For his part, UD senior Jymere Stillis-Stanford is aspiring to become the next Kelley Drukker, a vice president with A&E Networks and a 1994 graduate of UD. Having recently applied for a job at this company, Stillis-Stanford sat at attention when it was Drukker’s turn to share her wisdom with the group: “Folks just coming into the workforce don’t want to speak up,” she said. “I don’t know if it’s a lack of confidence or feeling as though they don’t have a seat at the table. Just know, you have a voice. Use it.”
Unfortunately, as Drukker spoke these words, Stillis-Stanford received a rejection letter via email — from Drukker’s company. Rather than feel discouraged, he took the day’s advice to heart and advocated for himself. After the panel discussion, he introduced himself, explained the situation, and — just maybe — earned a foot in the door.
“I told her about the rejection, and that I’m still waiting to hear about two other positions at the company,” Stillis-Stanford said. “She told me to email her directly, which I’m going to do as soon as we get home. It’s perfect timing. I am blessed to be here.”
This feeling of gratitude seemed to permeate the rest of the afternoon and, later, the bus ride home.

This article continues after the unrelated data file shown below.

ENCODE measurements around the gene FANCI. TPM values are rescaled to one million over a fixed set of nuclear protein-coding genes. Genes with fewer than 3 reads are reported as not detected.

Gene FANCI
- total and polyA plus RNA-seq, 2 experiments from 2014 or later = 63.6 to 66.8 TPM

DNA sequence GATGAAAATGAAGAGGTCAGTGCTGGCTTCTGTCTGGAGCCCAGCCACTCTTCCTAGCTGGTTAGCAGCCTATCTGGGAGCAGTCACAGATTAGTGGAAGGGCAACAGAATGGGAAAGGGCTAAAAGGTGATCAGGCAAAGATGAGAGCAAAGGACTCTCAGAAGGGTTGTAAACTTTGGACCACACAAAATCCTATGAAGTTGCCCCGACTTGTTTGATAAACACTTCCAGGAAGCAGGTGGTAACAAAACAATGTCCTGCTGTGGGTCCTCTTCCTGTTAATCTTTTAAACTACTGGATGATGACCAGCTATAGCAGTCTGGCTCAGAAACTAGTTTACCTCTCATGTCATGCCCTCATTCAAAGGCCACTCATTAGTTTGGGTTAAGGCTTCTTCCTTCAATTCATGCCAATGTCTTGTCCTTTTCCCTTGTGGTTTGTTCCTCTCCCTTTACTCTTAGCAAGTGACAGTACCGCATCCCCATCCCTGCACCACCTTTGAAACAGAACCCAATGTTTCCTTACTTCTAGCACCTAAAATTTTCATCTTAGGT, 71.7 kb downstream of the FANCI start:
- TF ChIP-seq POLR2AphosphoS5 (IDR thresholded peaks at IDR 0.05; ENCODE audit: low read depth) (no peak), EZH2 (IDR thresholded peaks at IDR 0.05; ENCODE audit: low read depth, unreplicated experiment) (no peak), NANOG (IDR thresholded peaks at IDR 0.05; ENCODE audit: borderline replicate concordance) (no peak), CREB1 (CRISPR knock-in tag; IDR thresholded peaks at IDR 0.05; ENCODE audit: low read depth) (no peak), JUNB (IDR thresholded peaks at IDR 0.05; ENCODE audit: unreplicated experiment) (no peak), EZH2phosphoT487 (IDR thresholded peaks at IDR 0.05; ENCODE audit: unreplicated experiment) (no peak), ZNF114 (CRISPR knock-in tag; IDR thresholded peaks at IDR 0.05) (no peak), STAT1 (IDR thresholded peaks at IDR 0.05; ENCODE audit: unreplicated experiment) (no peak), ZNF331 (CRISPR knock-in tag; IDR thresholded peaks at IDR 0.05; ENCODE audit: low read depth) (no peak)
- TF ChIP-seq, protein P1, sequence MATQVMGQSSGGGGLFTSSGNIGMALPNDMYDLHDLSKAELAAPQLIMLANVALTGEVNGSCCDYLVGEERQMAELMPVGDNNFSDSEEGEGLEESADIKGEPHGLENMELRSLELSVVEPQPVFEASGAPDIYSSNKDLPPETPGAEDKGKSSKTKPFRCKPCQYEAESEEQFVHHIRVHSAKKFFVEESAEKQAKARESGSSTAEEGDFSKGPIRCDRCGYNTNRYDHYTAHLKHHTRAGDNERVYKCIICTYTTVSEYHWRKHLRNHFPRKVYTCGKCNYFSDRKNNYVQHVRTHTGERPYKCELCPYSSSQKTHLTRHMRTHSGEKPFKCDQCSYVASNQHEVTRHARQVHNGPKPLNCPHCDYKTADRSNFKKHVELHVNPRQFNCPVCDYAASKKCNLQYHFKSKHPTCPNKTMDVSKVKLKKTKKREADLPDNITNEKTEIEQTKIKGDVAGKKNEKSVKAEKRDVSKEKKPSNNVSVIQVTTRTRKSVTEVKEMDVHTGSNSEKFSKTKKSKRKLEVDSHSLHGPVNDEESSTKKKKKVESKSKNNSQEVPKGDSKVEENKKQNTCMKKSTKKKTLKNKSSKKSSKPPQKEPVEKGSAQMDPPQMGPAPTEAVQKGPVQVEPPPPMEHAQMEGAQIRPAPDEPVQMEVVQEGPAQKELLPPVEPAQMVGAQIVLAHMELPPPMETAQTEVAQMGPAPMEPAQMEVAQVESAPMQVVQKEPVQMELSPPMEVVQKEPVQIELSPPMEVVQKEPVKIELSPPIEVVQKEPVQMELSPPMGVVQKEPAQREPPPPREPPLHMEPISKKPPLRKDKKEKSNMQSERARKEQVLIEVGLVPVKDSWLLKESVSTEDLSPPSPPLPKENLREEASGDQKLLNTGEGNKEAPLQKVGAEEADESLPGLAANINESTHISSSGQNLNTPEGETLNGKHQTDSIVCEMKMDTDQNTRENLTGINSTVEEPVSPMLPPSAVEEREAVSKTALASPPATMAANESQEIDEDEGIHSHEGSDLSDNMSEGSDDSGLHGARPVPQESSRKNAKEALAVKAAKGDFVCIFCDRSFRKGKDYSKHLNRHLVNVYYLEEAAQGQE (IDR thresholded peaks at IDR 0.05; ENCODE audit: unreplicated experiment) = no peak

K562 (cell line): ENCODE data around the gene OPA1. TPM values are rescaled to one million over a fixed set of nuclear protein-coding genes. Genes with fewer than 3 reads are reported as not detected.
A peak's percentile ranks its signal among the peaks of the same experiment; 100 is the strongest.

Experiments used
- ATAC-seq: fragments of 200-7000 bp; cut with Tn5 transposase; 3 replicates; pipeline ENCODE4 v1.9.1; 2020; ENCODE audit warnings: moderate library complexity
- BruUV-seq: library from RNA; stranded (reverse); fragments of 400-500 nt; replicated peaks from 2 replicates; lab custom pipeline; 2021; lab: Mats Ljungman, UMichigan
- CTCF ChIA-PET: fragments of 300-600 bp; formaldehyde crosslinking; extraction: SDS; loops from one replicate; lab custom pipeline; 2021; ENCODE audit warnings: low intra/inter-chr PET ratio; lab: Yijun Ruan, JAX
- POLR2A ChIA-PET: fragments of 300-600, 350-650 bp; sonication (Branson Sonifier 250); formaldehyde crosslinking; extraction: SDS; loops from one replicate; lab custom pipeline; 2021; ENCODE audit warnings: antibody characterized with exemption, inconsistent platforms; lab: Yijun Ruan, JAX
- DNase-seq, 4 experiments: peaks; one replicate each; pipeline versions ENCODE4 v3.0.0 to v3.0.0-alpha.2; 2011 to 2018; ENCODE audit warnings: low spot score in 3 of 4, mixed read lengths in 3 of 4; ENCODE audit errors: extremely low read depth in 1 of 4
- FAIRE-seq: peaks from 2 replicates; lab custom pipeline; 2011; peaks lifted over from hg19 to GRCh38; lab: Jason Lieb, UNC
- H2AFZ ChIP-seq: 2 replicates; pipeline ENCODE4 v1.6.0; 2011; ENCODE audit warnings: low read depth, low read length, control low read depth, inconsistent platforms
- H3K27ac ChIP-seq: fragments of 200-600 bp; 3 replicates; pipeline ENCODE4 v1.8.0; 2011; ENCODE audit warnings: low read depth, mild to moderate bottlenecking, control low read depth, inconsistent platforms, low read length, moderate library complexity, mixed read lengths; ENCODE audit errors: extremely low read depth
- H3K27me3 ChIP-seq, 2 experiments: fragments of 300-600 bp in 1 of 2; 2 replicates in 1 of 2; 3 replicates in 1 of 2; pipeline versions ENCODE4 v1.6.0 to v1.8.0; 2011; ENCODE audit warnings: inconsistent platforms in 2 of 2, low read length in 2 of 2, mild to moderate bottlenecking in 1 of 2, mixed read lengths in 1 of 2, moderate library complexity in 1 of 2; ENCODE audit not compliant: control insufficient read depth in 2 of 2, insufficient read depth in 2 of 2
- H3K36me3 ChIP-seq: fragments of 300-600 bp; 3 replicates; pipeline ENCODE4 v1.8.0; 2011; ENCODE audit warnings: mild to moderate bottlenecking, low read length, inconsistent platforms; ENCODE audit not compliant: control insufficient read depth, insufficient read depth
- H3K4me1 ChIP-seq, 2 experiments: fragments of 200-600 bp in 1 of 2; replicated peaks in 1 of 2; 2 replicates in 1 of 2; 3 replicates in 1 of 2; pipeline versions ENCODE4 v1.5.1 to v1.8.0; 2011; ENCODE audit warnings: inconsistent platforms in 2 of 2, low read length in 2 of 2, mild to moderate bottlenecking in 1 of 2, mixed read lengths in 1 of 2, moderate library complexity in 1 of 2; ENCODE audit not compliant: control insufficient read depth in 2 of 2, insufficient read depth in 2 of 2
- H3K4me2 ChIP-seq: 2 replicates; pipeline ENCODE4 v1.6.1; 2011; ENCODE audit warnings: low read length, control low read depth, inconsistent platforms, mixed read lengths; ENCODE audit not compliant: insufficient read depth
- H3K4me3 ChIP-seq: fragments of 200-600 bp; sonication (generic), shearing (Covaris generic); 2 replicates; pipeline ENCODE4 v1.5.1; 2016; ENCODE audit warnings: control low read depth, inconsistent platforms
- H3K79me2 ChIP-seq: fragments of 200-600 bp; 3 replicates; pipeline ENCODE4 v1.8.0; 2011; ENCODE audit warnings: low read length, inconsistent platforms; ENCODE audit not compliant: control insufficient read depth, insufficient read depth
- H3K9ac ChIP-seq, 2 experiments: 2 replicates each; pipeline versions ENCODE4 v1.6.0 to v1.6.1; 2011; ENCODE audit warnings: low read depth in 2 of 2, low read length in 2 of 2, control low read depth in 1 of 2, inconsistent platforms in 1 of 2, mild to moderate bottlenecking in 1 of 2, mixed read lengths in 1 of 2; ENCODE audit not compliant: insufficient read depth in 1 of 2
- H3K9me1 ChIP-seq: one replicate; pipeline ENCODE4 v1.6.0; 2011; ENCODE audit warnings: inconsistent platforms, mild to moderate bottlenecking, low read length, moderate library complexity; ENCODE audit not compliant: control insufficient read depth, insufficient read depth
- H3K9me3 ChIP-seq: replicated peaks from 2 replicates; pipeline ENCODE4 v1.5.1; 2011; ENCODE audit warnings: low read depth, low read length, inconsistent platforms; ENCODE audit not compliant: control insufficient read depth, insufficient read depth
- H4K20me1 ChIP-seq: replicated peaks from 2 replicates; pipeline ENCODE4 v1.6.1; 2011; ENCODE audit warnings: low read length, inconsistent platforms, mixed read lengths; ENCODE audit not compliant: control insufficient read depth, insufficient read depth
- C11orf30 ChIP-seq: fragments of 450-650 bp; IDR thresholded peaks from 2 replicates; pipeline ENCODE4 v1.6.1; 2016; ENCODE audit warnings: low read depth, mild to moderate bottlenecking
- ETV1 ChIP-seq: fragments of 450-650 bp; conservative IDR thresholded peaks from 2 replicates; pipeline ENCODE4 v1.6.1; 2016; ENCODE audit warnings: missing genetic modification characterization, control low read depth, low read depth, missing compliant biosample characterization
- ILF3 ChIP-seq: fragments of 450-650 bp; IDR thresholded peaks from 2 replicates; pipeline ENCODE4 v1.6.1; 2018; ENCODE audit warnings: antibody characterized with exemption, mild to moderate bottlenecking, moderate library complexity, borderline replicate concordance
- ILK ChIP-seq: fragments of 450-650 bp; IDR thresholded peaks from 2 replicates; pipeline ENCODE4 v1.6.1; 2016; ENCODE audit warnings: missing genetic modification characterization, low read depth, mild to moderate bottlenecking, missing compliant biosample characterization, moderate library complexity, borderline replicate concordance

“I serve tables at a diner, and customers always ask me what I’m studying,” said Delaney Tierney, a senior in the spring semester. “When I tell them, ‘communication,’ they are skeptical about my prospects. But the thing that really stuck me today is how many avenues are available to someone with this degree.”
It’s a realization that will, for many attendees, reinvigorate job searching efforts — first thing in the morning.
“I’m excited to put all this knowledge to good use,” said Gayle, the communication major who was then still recovering from her study abroad jetlag. As she spoke, she rested her head against a window. “As soon as I get a good night’s sleep.”
Article by Diane Stopyra; photos by Evan Krape
Published July 31, 2020